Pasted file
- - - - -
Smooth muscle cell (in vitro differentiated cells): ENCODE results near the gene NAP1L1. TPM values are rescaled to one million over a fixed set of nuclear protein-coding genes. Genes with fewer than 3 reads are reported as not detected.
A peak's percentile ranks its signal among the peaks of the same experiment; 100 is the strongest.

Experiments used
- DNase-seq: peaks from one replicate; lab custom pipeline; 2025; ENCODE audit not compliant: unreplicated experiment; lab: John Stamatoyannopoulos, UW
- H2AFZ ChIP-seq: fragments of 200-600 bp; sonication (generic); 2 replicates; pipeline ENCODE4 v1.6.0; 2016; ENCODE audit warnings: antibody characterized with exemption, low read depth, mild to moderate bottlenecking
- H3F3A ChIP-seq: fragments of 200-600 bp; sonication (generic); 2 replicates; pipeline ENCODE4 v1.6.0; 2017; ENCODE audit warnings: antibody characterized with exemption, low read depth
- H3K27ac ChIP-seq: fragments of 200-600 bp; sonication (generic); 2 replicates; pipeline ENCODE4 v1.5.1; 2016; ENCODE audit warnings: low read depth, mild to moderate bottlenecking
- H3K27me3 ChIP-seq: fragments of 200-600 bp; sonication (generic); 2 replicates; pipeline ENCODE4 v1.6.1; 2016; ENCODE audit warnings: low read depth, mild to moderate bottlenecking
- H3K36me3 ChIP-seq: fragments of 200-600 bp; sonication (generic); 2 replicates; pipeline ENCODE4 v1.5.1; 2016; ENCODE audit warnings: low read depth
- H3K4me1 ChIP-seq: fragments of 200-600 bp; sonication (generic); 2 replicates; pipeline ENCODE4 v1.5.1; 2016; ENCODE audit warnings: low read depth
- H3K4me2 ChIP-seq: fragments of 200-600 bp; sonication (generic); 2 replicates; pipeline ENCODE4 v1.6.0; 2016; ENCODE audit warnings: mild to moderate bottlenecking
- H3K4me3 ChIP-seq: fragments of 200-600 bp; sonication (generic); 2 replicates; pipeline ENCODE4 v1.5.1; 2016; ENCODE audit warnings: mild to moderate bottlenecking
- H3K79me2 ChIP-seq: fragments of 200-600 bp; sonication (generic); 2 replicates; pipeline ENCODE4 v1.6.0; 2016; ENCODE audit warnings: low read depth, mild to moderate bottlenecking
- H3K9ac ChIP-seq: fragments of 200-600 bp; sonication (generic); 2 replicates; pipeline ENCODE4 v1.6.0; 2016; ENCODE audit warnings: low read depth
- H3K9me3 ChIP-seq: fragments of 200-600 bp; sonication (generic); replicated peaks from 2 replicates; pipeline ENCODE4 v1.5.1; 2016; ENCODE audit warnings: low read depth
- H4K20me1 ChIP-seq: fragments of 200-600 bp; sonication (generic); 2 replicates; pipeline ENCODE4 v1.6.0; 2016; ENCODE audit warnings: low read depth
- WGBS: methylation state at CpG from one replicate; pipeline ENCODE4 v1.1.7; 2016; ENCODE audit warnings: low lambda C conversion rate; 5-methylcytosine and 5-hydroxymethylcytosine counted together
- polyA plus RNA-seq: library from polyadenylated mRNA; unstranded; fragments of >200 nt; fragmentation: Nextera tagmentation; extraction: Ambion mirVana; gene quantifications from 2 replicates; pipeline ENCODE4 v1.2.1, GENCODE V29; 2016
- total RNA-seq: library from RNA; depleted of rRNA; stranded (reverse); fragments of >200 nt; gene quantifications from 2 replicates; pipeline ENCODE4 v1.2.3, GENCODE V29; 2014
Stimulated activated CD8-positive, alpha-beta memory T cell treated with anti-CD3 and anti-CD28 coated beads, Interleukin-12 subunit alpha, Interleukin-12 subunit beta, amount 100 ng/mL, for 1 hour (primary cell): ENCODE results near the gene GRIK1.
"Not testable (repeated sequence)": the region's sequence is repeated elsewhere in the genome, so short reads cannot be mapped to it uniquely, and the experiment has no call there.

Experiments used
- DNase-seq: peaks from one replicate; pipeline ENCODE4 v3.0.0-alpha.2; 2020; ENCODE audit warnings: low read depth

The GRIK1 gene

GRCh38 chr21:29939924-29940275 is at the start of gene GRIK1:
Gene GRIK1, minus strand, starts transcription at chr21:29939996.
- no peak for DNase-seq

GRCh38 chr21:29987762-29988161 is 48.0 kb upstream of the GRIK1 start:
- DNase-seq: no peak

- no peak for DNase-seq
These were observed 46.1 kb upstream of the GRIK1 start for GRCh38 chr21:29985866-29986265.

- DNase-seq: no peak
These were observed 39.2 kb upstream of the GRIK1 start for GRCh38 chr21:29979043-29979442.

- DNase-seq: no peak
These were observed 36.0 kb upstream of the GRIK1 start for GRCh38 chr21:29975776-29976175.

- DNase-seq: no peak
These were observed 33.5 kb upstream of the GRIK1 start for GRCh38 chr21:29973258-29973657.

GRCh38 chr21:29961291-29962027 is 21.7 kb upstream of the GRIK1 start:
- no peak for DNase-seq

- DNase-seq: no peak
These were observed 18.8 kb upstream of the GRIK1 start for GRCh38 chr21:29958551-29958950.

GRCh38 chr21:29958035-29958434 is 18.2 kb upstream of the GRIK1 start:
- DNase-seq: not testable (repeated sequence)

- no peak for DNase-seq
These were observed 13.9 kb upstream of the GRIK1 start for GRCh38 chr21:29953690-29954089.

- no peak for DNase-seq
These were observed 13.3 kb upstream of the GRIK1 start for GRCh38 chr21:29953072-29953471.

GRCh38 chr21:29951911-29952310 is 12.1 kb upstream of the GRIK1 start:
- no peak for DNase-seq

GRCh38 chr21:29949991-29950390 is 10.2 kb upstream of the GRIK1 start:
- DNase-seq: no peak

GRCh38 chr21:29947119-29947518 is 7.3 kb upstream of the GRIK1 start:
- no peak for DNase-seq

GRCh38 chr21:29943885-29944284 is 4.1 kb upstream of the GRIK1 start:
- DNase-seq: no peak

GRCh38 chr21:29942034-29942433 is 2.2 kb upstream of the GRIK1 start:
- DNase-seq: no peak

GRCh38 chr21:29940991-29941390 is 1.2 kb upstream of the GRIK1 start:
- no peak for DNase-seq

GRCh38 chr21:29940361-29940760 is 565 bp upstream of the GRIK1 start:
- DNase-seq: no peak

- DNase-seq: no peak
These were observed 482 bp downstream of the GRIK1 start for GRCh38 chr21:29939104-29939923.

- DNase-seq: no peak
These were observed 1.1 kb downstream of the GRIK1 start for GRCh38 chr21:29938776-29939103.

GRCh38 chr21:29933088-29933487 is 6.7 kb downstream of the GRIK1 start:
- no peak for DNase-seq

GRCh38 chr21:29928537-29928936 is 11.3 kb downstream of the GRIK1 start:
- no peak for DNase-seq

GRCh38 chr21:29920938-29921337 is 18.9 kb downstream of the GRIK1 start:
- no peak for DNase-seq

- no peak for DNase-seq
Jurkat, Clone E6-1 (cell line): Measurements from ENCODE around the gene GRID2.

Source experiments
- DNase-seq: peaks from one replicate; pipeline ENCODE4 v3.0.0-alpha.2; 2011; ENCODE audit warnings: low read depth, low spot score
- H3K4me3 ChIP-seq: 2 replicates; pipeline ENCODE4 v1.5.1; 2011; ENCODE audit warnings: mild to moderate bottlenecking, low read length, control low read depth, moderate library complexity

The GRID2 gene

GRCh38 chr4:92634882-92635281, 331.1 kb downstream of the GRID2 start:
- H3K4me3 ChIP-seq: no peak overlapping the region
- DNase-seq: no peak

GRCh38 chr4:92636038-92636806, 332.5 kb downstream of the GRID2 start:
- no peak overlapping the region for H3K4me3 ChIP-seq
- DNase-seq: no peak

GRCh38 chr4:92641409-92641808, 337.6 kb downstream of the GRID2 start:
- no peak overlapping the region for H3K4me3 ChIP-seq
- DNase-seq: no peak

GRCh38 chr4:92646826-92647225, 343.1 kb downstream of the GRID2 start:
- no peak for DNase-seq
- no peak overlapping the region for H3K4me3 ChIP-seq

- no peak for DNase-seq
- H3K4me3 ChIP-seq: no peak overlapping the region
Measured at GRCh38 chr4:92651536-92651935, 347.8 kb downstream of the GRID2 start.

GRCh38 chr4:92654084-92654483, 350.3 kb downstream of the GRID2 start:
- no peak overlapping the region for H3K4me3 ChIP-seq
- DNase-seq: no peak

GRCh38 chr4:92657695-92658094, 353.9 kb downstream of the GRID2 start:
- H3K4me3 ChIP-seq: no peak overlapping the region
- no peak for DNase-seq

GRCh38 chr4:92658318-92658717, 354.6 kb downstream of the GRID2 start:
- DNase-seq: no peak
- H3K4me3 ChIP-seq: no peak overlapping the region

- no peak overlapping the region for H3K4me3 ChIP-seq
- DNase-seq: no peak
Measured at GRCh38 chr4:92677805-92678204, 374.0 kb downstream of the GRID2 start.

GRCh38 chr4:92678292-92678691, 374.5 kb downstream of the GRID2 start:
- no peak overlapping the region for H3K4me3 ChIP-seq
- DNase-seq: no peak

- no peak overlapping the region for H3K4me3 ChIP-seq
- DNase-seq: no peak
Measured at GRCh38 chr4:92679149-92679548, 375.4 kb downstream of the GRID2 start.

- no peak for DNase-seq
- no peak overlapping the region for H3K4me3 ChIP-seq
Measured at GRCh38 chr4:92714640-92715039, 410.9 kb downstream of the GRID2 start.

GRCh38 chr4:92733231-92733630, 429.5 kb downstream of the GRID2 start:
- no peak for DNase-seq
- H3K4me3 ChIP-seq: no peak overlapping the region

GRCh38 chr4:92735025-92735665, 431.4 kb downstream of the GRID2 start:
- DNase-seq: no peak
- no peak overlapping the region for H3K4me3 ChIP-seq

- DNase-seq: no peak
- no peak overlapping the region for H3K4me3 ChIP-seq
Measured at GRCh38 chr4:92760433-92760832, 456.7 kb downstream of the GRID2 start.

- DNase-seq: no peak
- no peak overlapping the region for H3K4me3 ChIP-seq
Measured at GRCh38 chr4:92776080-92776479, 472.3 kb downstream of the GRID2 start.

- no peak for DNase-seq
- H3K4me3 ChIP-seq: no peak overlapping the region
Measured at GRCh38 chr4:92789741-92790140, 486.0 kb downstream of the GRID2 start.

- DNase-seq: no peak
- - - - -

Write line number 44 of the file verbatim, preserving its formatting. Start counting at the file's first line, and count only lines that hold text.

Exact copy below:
- no peak for DNase-seq